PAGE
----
Turning 50 is a Big Thing. Like a 100,000 Mile Tune Up!

By Cindy Aldrige, F.N.P., Provider for Lee’s Summit Physicians Group.

Did you know there is preventive care for your body, just like preventive care for a vehicle or anything that has constantly moving parts?

Turning 50 is a milestone in healthcare.

Tune UpTurning 50 is when we start thinking about screening for disease processes that typically happen in a more “mature” adult rather than in younger adults.

For men, prostate screening through blood work starts at 50 for average risk patients (sooner for increased risk patients and African Americans). Some providers will also screen a manual (finger) prostate exam if the patient is symptomatic for enlarged prostate as well as the blood work for cancer screening.

For women at age 50, breast cancer screening via mammogram for standard risk patients or MRI for higher risk or genetically positive patients becomes a very important ANNUAL exam. Current recommendations at age 40 for women is either yearly or every other year screening, but 50 it is definitely annually.

For both men and women routine screening for colon cancer is done at age 50 by a colonoscopy, the preferred method, or other screening tools like Cologuard or a hemoccult card. Colon cancer can be prevented by including a high fiber diet in your meal plan. Talk with your healthcare provider about getting this scheduled.

Shingrix, the current shingles vaccine, is now also recommended at age 50 (Zostavax use to be 60).  Even if you’ve had shingles in the past or the old shingles vaccine Zostavax, you should still get the two dose series of Shingrix as it is much more effective at preventing the chicken pox virus from causing a shingles rash and shingles pain in your body.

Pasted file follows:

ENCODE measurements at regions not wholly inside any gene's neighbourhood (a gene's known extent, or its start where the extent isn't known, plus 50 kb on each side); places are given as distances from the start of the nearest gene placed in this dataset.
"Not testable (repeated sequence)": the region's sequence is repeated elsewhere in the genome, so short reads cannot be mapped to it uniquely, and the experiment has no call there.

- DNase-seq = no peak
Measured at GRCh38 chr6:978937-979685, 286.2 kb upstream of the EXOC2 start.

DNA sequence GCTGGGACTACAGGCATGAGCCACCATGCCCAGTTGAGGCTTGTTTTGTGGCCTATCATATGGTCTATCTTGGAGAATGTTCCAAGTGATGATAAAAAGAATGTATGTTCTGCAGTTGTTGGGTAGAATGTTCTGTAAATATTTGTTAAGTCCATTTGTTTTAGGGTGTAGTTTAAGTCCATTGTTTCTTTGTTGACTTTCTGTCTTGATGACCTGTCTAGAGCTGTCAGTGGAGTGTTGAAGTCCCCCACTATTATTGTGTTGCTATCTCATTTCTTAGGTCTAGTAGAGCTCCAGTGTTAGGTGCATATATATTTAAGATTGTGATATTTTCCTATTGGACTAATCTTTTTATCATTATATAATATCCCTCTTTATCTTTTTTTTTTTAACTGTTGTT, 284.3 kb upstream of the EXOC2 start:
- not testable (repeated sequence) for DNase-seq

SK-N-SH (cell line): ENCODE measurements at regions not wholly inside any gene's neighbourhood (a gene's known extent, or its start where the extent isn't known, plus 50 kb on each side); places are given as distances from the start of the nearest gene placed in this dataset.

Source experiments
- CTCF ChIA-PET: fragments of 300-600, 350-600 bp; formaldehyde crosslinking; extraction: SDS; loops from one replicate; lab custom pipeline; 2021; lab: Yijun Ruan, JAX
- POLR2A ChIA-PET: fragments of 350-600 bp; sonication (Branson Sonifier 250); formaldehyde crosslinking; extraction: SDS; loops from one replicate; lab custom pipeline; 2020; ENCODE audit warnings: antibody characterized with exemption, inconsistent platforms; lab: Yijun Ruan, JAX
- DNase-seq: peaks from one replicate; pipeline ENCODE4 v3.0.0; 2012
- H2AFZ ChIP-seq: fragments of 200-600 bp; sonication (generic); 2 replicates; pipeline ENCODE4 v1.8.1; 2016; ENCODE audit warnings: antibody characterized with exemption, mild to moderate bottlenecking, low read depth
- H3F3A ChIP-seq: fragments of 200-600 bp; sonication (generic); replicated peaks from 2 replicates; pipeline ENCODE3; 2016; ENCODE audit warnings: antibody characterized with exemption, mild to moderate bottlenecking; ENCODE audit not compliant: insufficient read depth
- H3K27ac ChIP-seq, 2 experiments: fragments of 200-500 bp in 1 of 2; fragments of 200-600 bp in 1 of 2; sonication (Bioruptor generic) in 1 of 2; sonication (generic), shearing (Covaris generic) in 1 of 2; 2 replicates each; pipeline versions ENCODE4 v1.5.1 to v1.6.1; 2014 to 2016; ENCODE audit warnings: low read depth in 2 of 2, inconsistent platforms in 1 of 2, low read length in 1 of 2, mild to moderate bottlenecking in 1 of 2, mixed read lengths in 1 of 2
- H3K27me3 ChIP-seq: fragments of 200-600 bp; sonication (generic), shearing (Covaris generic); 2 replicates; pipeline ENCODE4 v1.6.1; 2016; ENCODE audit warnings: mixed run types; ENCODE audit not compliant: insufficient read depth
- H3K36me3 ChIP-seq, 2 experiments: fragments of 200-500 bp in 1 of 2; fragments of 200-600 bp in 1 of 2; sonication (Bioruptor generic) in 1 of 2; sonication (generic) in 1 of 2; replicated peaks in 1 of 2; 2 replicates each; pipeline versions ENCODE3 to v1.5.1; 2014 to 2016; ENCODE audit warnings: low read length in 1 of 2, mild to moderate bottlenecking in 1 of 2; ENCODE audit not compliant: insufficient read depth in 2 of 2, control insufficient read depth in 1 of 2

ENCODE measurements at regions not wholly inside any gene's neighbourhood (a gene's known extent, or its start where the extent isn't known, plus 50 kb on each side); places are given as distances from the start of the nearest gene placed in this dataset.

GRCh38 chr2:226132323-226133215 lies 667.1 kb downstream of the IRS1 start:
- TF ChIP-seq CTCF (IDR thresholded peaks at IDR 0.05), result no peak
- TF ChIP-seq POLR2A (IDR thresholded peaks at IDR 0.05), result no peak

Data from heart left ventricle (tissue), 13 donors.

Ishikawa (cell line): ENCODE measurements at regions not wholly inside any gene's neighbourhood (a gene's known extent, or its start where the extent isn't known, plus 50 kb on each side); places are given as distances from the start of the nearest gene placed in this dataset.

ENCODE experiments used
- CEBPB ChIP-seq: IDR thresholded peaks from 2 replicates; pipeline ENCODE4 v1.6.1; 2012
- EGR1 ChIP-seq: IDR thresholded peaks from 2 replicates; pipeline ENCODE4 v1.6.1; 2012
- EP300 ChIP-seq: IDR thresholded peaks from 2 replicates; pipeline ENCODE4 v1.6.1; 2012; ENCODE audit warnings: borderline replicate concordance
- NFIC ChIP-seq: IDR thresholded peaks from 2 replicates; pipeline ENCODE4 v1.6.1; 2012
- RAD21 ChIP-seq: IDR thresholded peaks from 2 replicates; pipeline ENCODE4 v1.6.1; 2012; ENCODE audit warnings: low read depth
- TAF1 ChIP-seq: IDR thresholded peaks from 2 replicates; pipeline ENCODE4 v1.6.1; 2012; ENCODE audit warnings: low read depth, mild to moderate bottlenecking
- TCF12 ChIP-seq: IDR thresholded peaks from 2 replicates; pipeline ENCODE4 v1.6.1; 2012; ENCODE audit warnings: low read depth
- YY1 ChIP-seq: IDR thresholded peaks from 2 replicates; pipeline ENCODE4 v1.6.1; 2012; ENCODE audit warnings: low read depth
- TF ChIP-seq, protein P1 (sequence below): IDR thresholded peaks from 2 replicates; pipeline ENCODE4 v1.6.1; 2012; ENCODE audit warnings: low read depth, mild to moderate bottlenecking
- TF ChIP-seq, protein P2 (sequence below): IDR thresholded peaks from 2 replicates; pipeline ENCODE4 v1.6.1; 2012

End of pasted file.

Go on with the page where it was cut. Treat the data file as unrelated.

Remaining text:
Working on HeartCholesterol screening, immunizations, skin checks and other screening tools are key in keeping up your preventive maintenance. There are other screens that happen at your annual physical depending on your risks, history, family history etc.

Make sure you’re eating healthy and getting physical activity daily to help keep your body strong and healthy.

If any of this applies to you, and you haven’t been doing preventative maintenance, go and schedule your annual physical today!

Here are some great tips to get you prepared for seasonal allergies.

By Cindy Aldrige, F.N.P., Provider for Lee’s Summit Physicians Group

Seasonal AllergiesAllergy season is upon us. Do you know what the symptoms are? Of course sneezing, runny nose, watery eyes are the first symptoms we think of, but clearing the throat frequently, coughing and head pressure or headaches are other more subtle signs that some don’t think about.

There are different ways to treat allergies and specialist recommendations start with some of these basic non-medication steps.

  • Did you think about how much dust and particles are in carpets? Vacuuming doesn’t get rid of anything down deep or tiny particles. Also there are special filters on HVAC units that can greatly reduce symptoms of those in the building.
  • Changing your pillowcase regularly because your face rubbing in it overnight can make allergy symptoms start or worsen depending on what the individual is sensitive to.
  • How about avoiding smoke/pollutants as a treatment? Not many remember that step!
  • OK, here is one that I can attest to the most… KEEP THE WINDOWS CLOSED in your home. For those that suffer from pollen and mold allergies, this is one of the best things that you can do to keep symptoms controlled. I requested windows that don’t open in most of my house because that drives my allergies CRAZY!